The Independent Community Bankers of America (ICBA) has expressed serious concerns with Freddie Mac’s recent policy change that would limit the ability of community banks to provide mortgages to their customers. Freddie Mac recently announced that financial institutions that do not meet certain volume requirements will be charged a $7,500 annual fee for low activity, which would be unaffordable for many community banks.
“Most community bank loans are of superior credit quality, resulting in few, if any, losses for Freddie Mac,” said ICBA Senior Vice President of Mortgage Finance Policy Ron Haynie. “Nevertheless, while recent announcements indicate high to record earnings for Freddie Mac, it is choosing to impose an unaffordable fee on small lenders, most of which have sold loans exclusively to Freddie Mac for many years. ICBA understands the need for Freddie Mac to charge the appropriate level of fees to support their business expenses, but this goes too far.”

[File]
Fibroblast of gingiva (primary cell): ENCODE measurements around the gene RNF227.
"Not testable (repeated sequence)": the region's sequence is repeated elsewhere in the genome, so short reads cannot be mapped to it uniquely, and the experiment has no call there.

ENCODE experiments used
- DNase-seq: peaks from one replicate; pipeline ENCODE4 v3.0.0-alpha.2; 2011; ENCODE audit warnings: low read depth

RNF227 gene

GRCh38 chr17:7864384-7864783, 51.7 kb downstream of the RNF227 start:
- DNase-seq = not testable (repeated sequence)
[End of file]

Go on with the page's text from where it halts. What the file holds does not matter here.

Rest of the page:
Beginning Jan. 1, 2014, seller/servicers that do not meet certain activity thresholds for the prior calendar year will be assessed a $7,500 fee for low activity. To avoid the fee, sellers/servicers must sell mortgages to Freddie Mac with an aggregate unpaid principal balance greater than $5 million during the previous year, or service Freddie Mac mortgages with an aggregate unpaid principal balance greater than $25 million over the previous year.
In a letter sent to Freddie Mac and the Federal Housing Finance Agency (FHFA), ICBA wrote that assessing a $7,500 fee will place an unfair burden on community banks, forcing many of them to sell their servicing portfolios and terminate their relationship with Freddie Mac. This would limit credit availability and create a credit market failure in their areas, which is inconsistent with the statutory purpose of Freddie Mac to promote access to mortgage credit throughout the nation.